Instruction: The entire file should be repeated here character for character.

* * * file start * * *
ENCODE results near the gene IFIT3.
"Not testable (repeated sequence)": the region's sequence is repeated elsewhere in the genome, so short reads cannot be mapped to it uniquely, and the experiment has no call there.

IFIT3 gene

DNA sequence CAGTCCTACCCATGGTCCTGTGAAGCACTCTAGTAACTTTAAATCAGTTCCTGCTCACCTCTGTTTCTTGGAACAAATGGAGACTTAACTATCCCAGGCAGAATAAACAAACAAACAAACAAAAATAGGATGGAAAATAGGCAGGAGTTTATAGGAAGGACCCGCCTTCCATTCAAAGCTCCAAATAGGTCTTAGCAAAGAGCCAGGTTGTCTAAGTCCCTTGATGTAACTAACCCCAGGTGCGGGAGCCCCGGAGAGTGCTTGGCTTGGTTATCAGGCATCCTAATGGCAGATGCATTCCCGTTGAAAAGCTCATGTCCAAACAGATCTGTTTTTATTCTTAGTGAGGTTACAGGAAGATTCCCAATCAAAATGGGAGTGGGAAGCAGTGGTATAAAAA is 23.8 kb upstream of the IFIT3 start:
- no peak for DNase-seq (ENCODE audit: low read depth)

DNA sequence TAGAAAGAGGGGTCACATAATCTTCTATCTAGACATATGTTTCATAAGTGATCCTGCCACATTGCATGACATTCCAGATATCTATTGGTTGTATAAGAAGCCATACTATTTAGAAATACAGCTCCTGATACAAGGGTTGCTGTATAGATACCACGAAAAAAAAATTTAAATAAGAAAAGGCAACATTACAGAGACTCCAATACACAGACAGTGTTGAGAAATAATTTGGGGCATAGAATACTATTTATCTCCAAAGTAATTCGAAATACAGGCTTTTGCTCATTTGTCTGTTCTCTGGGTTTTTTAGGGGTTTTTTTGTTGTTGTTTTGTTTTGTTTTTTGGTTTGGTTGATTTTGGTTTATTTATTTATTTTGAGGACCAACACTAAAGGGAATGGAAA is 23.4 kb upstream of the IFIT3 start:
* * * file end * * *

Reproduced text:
ENCODE results near the gene IFIT3.
"Not testable (repeated sequence)": the region's sequence is repeated elsewhere in the genome, so short reads cannot be mapped to it uniquely, and the experiment has no call there.

IFIT3 gene

DNA sequence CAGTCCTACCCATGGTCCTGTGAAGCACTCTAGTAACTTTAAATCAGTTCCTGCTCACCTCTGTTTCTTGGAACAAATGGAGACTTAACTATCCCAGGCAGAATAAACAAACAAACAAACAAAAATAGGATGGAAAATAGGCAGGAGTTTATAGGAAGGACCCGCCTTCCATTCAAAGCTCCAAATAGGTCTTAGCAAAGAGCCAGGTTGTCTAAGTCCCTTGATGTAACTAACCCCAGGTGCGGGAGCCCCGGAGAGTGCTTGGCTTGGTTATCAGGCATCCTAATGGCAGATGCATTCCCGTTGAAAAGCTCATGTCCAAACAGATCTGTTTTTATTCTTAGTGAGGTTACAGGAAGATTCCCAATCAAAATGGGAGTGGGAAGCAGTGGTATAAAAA is 23.8 kb upstream of the IFIT3 start:
- no peak for DNase-seq (ENCODE audit: low read depth)

DNA sequence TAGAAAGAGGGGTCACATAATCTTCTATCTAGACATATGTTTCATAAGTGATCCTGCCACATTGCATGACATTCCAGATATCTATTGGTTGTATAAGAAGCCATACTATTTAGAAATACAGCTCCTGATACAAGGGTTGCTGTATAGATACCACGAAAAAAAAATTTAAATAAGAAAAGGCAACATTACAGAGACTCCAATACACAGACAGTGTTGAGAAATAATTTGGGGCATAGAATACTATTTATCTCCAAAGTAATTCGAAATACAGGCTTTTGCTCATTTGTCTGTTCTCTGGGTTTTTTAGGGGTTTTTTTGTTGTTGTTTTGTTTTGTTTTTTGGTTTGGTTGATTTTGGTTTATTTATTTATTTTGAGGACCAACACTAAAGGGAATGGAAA is 23.4 kb upstream of the IFIT3 start: